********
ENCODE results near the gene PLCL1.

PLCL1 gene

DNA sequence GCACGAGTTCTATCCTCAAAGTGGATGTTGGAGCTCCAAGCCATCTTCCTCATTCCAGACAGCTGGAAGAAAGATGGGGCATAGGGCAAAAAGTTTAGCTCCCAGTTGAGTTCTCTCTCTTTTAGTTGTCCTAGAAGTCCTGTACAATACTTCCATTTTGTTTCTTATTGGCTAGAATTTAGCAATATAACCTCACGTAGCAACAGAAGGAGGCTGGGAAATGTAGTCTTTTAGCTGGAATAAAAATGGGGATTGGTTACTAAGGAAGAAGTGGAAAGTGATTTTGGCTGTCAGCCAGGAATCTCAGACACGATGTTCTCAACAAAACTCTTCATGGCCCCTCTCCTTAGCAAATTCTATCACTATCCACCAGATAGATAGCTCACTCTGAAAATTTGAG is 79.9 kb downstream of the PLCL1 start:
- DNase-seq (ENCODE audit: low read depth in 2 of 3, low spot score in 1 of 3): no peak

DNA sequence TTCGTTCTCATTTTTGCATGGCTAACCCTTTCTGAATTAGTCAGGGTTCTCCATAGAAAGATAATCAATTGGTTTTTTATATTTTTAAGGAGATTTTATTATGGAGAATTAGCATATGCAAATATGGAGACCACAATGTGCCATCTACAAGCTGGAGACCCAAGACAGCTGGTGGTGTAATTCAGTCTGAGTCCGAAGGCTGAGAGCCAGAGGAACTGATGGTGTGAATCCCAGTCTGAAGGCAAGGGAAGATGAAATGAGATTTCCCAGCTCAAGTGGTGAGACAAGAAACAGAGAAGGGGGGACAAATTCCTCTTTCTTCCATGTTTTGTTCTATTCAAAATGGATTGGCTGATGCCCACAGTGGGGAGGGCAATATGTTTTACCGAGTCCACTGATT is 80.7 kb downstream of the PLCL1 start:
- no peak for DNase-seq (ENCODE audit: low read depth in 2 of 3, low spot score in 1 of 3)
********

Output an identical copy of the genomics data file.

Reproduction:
ENCODE results near the gene PLCL1.

PLCL1 gene

DNA sequence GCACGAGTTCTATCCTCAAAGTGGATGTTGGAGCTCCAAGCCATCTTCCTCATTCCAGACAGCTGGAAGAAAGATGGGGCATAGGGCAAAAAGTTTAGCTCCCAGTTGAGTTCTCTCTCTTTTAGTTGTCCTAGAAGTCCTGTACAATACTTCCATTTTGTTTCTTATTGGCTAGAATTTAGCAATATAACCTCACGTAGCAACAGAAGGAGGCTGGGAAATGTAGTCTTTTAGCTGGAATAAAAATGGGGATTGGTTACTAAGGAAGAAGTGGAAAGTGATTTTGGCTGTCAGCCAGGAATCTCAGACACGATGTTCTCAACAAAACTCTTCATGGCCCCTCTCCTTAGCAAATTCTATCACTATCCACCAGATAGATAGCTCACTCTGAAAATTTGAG is 79.9 kb downstream of the PLCL1 start:
- DNase-seq (ENCODE audit: low read depth in 2 of 3, low spot score in 1 of 3): no peak

DNA sequence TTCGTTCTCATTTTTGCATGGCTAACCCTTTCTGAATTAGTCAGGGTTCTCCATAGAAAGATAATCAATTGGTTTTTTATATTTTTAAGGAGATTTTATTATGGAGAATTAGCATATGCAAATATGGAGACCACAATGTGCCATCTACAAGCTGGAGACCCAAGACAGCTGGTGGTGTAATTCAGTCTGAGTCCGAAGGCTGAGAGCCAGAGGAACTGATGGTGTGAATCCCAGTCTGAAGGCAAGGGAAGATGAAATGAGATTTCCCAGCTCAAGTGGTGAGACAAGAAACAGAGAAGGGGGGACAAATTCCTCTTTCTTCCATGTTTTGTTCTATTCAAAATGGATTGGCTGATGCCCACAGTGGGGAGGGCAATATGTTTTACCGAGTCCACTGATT is 80.7 kb downstream of the PLCL1 start:
- no peak for DNase-seq (ENCODE audit: low read depth in 2 of 3, low spot score in 1 of 3)